Agam Galila Studies the biological basis of psychiatric disorders and their treatment with a particular focus on the pathophysiology of bipolar disorder and the molecular mechanism of the beneficial effect of lithium salts.
Bar-Haim Simona Studies how individuals with brain damage adapt and learn to walk. Clinical studies assess real functional improvements in the lives of children with Cerebral Palsy.
Brodski Claude Studies brain functions and disorders, by investigating the molecular mechanisms controlling the development of the nervous system with a specific focus on the genetic cascades controlling the generation of monoaminergic neurons and its implications for neurological and psychiatric disorders.
Dinstein Ilan Studies brain function and structure in developmental disorders including autism and ADHD with a strong emphasis on toddlers who have just been diagnosed. Onging projects include sensory, motor, and resting-state experiments using EEG and fMRI to study brain function as well as anatomical and DTI MRI scans to study brain structure.
Fleidervish Ilya Studies how molecular elements, such as voltage-gated channels, are distributed and regulated in their native environment.
Friedman Alon Studies the pathophysiology of several brain disorders and the effects of stress on the nervous system. Human and animal studies focus on dysfunction of the blood-brain barrier in epilepsy and neurodegenerative diseases, developing new imaging methods and novel therapies for the prevention and treatment of injury-related epilepsy and neurodegeneration.
Israelson Adrian Studies the cellular and molecular mechanisms that lead to the onset and progression of neurodegenerative diseases with special emphasis on amyotrophic lateral sclerosis (ALS). Combines biochemistry, molecular biology and use both cellular and in vivo models to investigate the molecular mechanisms involved in ALS pathogenesis. These devastating diseases represent a major challenge to public health worldwide, especially as our population continue to age.
Levy-Tzedek Shelly Studies the human control of movement, and how it changes with changing sensory feedback, with age and with disease, while focusing on rehabilitation. Current projects include the study of predictive movement in Parkinson's disease, and the integration of robotic devices into physical therapy.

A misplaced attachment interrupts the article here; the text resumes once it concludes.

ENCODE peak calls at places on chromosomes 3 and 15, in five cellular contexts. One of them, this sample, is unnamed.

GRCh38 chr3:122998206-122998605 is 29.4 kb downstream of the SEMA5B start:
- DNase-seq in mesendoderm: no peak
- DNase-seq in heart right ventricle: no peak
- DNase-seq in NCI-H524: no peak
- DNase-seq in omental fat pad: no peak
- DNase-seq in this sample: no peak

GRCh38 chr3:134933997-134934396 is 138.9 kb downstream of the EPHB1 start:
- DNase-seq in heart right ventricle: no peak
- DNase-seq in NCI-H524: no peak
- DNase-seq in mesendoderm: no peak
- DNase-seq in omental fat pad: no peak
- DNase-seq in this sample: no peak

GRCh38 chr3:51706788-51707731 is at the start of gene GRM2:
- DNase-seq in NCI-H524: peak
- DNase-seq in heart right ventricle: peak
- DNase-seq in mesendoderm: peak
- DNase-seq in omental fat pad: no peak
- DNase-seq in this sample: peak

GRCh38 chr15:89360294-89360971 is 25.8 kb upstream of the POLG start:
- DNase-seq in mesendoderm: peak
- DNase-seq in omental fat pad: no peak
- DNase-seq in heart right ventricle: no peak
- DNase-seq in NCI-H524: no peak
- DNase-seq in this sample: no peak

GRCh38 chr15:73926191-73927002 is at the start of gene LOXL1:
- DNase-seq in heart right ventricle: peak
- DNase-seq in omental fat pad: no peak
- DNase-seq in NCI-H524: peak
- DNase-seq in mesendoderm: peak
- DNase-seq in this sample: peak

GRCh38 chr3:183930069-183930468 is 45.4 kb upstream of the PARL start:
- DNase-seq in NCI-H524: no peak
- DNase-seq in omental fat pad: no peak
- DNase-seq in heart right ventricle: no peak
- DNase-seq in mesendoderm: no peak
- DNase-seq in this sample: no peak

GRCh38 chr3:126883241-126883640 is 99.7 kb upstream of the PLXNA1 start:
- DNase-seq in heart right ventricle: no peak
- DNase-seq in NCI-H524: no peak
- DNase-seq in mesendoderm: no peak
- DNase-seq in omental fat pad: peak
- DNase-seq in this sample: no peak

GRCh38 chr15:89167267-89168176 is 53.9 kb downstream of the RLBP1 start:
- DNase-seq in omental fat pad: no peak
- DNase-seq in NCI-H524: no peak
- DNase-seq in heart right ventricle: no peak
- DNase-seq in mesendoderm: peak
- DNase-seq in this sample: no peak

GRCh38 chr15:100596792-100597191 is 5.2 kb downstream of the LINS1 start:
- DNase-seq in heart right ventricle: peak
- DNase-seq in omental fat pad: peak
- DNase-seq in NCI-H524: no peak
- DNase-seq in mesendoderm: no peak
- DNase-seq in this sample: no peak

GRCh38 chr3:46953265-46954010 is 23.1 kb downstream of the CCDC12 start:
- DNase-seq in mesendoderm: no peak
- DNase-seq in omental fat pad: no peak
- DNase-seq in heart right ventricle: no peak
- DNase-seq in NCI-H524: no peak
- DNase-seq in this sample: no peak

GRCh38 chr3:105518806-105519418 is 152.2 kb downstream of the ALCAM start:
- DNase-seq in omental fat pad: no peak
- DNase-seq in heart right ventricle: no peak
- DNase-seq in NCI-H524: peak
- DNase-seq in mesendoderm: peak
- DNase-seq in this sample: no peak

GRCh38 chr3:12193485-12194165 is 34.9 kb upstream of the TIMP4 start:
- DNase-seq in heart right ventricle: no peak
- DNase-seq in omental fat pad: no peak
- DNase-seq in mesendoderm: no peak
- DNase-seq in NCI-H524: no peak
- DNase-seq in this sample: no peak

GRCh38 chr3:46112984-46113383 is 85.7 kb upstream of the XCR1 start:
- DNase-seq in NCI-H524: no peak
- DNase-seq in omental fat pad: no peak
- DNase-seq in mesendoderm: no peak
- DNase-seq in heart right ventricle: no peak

Priel Esther Studies the role of telomerase in the brain including the effects of increasing telomerase on the development and progression of neurodegenerative disease and the role of topoisomerase I in the repair of DNA damage in brain cells.
Golan Hava studies the neurobiology of autism and other neuro-developmental disorders with a specific focus on understanding how genetics interact with the in-utero environment to control the development of the brain and how this is altered in certain conditions.
Menashe Idan Studies the role of genetic and non-genetic risk factors on the predisposition to autism spectrum disorder (ASD) by applying advanced biostatistics and bioinformatics approaches to large genomics and population-based data.
Monsonego Alon Investigates interactions between the central nervous system and the immune system with a particular emphasis on vaccine and cell-based therapies during advanced stages of development.
Salti Moti Studies the neural processes that characterize conscious states and those that underlie conscious perception using various behavioral and imaging techniques in healthy subjects and in patients.
Shriki Oren Studies cortical dynamics, neural coding, plasticity and learning using EEG and electric brain stimulation and are also developing new approaches to building brain-computer interfaces.
Toiber Deborah Investigates how epigenetic modifications and chromatin structure influence DNA repair, the roles of several uncharacterized proteins in the DNA damage signaling have on aging, and brain related diseases, as well as changes in epigenetic modifications and DNA damage in neurodegeneration.
Zangen Avraham Studies the critical alterations within the brain reward system that are associated with pathological conditions, and how localized electromagnetic stimulation (using TMS) of these networks can affect such conditions in animal models and humans with a specific focus on molecular and electrophysiological alterations in reward-related networks that are associated with and may cause depression, addiction and attention deficit disorders.